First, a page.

In saltwater solutions, water molecules rapidly move around salt ions at a rate of more than a trillion times per second, according to experiments and simulations conducted by scientists at New York University and the Sorbonne.
“There’s more to saline solutions than meets the eye,” said Alexej Jerschow, a professor in NYU’s Department of Chemistry and one of the senior authors of the study. “This became evident when we measured and modeled the very fast dynamics of sodium chloride ions and surrounding water molecules.”
The findings, published in Nature Communicationsit will allow researchers to build more reliable models for predicting ion dynamics, which can be used for a variety of scientific endeavors, from improving rechargeable batteries to magnetic resonance imaging.
Ions are ubiquitous and essential for life. Many ions, such as sodium and potassium, are widespread in the human body and determine cell viability, nerve signaling and the structural integrity of tissues. How ions interact with solvents also plays a critical role; for example, rechargeable batteries rely on the movement of ions through electrolyte solutions.
Ions in a water-based solution are normally surrounded by four to six water molecules, but it is not well understood how far these molecules move as a unit and how much motion water molecules experience. Previously used models were inadequate to capture the combined motion between water and ions.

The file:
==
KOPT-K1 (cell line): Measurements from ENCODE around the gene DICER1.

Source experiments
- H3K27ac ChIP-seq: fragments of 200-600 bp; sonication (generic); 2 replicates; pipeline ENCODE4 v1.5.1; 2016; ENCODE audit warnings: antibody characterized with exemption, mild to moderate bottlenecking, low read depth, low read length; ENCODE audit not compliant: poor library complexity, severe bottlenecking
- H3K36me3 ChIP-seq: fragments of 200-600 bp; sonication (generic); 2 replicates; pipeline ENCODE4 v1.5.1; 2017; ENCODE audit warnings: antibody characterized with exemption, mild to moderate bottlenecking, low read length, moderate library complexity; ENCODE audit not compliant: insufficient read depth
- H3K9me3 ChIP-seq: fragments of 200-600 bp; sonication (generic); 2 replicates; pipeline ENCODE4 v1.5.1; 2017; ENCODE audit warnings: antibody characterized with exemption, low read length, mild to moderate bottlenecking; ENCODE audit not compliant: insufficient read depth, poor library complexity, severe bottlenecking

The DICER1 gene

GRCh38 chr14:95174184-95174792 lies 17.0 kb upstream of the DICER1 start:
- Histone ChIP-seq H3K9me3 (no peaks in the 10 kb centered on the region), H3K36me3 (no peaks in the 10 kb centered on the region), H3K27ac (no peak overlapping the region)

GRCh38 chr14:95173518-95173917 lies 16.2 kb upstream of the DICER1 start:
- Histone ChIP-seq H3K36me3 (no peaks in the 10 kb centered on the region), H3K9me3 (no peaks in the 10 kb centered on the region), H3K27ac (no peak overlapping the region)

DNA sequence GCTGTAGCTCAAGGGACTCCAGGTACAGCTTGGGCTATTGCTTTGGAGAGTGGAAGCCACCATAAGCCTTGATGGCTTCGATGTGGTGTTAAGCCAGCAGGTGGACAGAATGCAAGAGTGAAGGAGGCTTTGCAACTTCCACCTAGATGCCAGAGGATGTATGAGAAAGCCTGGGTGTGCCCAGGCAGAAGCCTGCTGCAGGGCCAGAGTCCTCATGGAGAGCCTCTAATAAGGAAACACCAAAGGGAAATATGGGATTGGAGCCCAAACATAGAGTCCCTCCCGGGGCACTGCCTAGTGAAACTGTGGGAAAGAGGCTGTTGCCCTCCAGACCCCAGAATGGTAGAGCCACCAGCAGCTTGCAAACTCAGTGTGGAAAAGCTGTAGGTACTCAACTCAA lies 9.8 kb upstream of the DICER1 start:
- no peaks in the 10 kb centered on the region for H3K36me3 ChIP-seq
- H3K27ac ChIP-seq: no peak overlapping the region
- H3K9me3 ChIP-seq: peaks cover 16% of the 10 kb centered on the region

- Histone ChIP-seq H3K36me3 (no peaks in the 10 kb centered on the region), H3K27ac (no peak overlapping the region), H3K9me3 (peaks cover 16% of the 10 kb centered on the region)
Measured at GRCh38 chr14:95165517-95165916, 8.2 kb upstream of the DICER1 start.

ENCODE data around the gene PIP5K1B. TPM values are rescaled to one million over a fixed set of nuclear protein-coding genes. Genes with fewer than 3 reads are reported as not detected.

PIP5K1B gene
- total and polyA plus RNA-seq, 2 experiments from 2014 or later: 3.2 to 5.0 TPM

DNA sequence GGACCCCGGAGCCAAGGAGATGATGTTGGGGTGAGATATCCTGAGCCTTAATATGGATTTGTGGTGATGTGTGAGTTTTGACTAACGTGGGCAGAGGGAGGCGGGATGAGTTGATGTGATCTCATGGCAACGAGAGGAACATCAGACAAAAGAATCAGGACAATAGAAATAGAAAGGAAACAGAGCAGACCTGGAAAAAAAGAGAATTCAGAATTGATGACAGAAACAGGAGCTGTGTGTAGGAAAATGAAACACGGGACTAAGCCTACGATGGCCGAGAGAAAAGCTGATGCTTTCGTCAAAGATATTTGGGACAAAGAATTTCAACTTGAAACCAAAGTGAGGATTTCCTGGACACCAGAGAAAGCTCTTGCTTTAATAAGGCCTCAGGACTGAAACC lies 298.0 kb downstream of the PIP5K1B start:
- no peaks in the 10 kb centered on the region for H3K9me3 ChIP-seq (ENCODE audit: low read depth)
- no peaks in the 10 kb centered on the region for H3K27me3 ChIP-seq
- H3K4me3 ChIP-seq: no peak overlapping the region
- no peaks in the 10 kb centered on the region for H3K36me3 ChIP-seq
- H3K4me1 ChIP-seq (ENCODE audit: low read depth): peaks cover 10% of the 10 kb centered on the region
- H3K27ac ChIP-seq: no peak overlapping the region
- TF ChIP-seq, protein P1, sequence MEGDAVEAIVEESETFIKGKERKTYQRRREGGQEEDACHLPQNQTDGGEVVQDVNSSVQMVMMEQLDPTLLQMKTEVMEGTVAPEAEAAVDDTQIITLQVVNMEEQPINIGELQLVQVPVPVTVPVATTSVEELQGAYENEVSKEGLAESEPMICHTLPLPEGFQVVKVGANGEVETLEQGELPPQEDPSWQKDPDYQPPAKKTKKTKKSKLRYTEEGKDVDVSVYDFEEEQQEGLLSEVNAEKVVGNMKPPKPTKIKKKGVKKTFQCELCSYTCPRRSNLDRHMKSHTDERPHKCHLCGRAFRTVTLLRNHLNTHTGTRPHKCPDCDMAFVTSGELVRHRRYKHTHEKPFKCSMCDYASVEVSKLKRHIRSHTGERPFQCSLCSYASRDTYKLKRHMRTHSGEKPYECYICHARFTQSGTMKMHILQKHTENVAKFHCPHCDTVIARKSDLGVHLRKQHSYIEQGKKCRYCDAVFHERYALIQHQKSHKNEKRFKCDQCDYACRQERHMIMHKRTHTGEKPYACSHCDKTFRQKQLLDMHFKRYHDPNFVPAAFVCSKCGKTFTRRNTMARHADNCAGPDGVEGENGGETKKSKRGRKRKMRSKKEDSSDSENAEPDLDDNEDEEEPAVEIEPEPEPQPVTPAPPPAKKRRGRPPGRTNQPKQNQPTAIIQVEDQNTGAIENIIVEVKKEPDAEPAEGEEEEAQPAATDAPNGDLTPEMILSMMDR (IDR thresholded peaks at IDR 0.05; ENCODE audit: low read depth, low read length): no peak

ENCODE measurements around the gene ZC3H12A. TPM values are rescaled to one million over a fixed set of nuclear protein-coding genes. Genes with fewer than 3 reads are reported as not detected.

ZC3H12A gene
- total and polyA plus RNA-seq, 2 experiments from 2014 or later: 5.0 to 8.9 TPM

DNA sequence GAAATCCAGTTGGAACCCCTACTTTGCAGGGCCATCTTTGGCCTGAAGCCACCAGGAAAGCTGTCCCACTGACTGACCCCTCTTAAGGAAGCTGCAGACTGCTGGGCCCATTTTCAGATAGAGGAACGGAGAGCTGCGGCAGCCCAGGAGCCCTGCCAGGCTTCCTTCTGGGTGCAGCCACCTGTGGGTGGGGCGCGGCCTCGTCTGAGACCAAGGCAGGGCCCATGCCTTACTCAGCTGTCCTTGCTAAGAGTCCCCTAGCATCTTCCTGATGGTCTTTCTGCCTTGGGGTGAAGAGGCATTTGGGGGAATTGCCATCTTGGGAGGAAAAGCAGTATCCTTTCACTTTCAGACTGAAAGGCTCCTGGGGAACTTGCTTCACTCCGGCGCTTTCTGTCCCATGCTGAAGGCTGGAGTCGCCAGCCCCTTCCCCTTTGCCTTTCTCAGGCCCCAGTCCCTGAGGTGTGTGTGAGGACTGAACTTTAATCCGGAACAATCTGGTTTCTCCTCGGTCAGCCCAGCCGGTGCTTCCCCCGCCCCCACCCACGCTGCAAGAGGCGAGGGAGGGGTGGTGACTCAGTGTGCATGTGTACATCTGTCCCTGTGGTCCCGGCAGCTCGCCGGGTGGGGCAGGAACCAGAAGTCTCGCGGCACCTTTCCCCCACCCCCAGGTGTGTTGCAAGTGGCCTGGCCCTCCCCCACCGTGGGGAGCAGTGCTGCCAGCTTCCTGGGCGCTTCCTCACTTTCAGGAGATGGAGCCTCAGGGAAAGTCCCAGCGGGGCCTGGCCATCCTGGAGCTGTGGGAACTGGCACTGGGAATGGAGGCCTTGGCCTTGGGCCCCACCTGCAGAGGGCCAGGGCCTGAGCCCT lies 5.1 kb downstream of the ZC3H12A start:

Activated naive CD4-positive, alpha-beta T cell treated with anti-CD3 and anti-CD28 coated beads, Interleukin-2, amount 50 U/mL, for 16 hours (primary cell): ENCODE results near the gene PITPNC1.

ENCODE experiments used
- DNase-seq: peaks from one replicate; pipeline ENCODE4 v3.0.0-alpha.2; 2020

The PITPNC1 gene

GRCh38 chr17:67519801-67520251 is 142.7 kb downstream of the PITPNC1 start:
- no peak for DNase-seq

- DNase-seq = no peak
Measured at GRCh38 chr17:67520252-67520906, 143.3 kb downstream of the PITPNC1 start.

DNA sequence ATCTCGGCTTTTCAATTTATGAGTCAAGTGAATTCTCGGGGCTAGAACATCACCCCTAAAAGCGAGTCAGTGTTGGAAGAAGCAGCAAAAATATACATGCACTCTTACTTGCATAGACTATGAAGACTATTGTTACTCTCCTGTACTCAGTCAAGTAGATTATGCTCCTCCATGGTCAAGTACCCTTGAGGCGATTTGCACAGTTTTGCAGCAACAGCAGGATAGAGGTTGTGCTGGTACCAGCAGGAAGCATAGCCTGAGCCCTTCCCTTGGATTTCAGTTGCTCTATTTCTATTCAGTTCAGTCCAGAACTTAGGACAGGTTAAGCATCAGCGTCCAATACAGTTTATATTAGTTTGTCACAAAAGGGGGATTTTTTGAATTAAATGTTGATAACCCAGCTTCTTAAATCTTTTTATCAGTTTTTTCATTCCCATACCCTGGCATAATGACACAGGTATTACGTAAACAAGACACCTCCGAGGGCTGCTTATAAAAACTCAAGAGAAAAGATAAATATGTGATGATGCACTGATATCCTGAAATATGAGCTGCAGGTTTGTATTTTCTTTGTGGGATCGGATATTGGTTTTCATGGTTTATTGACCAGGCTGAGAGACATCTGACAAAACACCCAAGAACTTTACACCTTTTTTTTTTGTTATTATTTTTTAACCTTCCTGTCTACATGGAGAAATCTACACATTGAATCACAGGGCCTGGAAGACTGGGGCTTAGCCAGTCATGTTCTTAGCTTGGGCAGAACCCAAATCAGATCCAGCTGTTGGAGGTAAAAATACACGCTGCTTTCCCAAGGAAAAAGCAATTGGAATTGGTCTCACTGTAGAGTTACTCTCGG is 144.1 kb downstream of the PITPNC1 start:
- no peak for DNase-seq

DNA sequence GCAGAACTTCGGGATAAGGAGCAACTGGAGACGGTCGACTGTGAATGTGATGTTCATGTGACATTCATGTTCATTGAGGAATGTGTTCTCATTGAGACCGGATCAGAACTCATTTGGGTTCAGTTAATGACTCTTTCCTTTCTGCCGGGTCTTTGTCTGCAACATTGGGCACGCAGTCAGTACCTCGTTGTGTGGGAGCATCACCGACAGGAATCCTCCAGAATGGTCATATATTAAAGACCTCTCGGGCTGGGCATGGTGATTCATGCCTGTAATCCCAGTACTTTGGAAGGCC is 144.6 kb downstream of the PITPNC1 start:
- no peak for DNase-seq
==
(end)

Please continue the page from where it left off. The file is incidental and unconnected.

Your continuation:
To study the movement of salt and water molecules, the researchers used nuclear magnetic resonance (NMR) spectroscopy, a versatile tool that is routinely used to determine the structure of molecules, and combined the experimental data with detailed computer simulations that can model the dynamics around salt ions at the atomic scale.
Testing salt water at a wide range of concentrations and temperatures, and combining experimental data and computer simulations, the researchers observed that water molecules move around sodium and chloride ions at an extremely rapid rate – over a trillion times per second. Furthermore, it was previously assumed that the ions move together with the surrounding solvent molecules as a unit, but the experiment has shown that this is not the case; instead, the water molecules move much faster than the water-ion complex.
“We found excellent agreement between experiments and simulations, which allows us to build reliable models for ion dynamics,” said Jerschow.
“We are now turning to more complex electrolytes and what happens near solid surfaces, and combining experiments with simulations will again be essential to make progress,” said Benjamin Rotenberg of the Sorbonne Université and the Center national de la recherche scientifique (CNRS) of the France, and the other senior author of the study.
“We anticipate that this work can provide information in many areas – from medicine to energy storage – which is based on a good understanding of ion dynamics in solution,” added Jerschow.
The research was supported by the National Institutes of Health (R01EB026456), European Research Council (863473) and National Science Foundation (CHE2108205).